Finding eco-friendly alternatives to cotton — in the forest
Finnish researchers are now making fabric from trees, cardboard and old newspapers as a possible alternative to cotton.
New kinds of fabrics are not necessarily big news, unless you’re an outdoor sports fanatic looking for the next best thing in the waterproof-but-breathable clothing category. But now a team from Aalto University in Finland has developed an eco-friendly alternative to cotton that can be used to make clothes.
The researchers call their fabric Ioncell. The fabric can be made from everything from birch trees to recycled newsprint, cardboard or old cotton textiles. They say the substance used to dissolve the cellulose is safe and non-toxic, and can be used again and again.
“Fabrics made with Ioncell are soft to the touch. They have a lovely shine, and fall nicely. The most important thing is that the process offers a sustainable alternative,” says Pirjo Kääriäinen, a professor at Aalto University.
Making textiles from Ioncell involves three steps: First, the cellulose is dissolved, then the substance is spun into a fibre, and then the Ioncell solution is collected so it can be reused. After that, the fibres must be carded and spun into yarn, as is the case for other textile fibres.
The researchers who developed the textile believe that society should think carefully about how forest resources are used, and that products that rely on forest materials should not only have an initial useful value but should be easily recycled.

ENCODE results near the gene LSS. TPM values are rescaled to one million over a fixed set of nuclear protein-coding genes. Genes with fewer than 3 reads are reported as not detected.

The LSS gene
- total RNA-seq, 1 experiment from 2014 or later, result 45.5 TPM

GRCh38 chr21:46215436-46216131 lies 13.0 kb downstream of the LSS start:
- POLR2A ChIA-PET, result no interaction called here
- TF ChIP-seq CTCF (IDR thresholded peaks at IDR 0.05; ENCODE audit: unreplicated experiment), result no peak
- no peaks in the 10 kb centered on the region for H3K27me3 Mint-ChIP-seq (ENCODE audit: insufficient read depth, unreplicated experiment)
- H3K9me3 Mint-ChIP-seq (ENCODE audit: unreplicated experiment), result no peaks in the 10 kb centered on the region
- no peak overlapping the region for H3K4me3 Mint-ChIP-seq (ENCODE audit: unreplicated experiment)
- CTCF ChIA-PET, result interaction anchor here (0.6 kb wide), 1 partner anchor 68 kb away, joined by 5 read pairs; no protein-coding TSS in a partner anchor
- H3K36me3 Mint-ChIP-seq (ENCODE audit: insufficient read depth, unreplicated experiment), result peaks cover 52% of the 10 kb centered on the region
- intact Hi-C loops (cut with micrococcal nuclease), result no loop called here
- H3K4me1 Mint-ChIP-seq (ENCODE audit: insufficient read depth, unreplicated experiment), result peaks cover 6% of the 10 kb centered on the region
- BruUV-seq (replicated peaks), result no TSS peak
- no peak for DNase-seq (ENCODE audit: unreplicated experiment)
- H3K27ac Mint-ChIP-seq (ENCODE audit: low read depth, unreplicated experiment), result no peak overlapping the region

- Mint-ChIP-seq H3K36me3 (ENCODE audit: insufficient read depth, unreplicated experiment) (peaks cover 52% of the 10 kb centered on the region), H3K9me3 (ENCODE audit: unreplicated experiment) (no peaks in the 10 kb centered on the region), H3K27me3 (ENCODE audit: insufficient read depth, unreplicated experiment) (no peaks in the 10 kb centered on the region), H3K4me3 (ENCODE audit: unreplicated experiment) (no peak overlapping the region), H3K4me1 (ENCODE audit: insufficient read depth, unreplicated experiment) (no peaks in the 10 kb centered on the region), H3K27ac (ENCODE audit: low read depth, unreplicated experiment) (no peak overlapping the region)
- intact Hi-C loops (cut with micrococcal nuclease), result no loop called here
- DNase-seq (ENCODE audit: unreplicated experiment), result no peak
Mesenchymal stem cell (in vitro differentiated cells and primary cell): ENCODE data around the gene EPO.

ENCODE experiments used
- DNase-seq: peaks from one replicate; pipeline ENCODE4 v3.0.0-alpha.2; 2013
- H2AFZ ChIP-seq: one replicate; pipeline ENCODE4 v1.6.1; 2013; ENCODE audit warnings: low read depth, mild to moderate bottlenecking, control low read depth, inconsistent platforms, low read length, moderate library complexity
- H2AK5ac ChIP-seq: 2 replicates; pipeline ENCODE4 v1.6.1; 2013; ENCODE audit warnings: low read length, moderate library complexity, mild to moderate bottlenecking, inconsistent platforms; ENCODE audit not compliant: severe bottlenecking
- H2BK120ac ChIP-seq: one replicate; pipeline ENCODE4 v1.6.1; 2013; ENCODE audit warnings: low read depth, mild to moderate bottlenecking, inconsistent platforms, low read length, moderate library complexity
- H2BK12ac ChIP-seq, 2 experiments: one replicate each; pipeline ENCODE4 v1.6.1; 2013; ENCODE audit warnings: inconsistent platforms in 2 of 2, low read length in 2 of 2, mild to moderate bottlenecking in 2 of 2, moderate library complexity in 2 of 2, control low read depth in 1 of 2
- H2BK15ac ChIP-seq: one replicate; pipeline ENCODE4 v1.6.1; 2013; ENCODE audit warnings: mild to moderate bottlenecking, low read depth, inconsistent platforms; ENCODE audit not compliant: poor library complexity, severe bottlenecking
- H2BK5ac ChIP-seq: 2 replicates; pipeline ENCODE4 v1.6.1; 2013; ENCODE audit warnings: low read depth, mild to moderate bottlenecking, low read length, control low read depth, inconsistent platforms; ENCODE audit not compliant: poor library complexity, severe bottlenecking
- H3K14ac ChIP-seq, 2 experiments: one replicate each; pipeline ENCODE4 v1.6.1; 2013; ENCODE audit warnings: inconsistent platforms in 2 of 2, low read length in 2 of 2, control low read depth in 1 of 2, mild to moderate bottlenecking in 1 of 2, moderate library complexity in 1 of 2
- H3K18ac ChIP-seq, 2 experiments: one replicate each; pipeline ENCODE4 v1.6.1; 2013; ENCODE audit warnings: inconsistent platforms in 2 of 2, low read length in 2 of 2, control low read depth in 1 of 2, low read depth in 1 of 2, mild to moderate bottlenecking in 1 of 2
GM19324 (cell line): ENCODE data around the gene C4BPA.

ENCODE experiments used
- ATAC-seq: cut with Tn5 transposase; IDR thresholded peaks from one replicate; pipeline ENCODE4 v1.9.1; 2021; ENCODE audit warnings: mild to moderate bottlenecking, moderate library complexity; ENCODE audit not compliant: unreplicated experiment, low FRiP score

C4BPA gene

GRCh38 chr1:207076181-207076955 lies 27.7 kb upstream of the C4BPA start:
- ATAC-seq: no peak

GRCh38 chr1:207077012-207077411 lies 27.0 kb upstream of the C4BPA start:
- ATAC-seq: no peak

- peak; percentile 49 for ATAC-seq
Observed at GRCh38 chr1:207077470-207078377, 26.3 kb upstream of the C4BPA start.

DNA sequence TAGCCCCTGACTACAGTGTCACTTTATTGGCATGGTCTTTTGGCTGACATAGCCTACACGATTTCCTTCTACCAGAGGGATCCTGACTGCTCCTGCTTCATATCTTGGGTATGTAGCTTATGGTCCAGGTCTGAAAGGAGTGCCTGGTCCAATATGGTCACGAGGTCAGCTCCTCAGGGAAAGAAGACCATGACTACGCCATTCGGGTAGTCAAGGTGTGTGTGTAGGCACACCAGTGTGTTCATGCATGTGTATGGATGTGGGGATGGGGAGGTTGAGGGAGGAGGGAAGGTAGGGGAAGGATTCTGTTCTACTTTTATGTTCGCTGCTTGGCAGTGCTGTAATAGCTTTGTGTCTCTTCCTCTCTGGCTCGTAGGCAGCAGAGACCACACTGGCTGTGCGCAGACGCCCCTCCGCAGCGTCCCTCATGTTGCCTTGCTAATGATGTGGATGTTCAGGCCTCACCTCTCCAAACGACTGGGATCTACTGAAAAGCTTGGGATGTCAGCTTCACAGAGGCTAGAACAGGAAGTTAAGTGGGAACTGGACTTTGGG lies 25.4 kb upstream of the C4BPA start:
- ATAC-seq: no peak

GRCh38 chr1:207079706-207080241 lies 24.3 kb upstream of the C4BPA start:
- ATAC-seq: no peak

The Ioncell method is still in its infancy, and researchers are currently perfecting the technology behind the fabric as well as developing the textile itself. The researchers hope that clothing made with the textile will be ready for the market in 2025.
Use of toxic chemicals
Kristin Syverud is research director at RISE PFI, a paper and fibre research institute in Trondheim. She says that viscose is quite similar to Ioncell, and is made from similar raw materials.
The problem with viscose production, however, is that the process relies on toxic chemicals to dissolve cellulose.
Syverud welcomes the news that the Finnish researchers have invented the new solvent Ioncell, which is free of toxic chemicals.
A similar process has been under development since the 1970s in Austria, where researchers have used a substance called Lyocell.
“The Finns have built on this kind of thinking,” Syverud said. “The Finnish process is better, however, because it can be used with different types of raw materials. Lyocell, on the other hand, can only be used with a few types of raw materials.”
The future of clothing?
Syverud believes that the Ioncell method could be an important part of producing clothing in the future.
“The methods of dissolving cellulose without using nasty chemicals should be the future. It is a very positive development. Using the forest as a resource is very sensible,” she said.
The new textile also provides a useful alternative to cotton, Syverud says.
Today, about half of the world's textiles are made from cotton. The problem is that the cotton industry competes with agriculture by relying on large fields that could otherwise be used to produce food.
Cotton also requires a lot of water and fertilizer to grow. According to the World Wildlife Fund (WWF), it takes 20,000 litres of water to make one kilo of cotton, which is the equivalent of a pair of pants and a t-shirt.
Forests, in contrast, don’t need to be irrigated, except by rainwater.
- Herbert Sixta, Pirjo Kääriäinen et al. Take Finland’s lead and choose clothes you don’t have to feel guilty about. Aalto University, December 2018.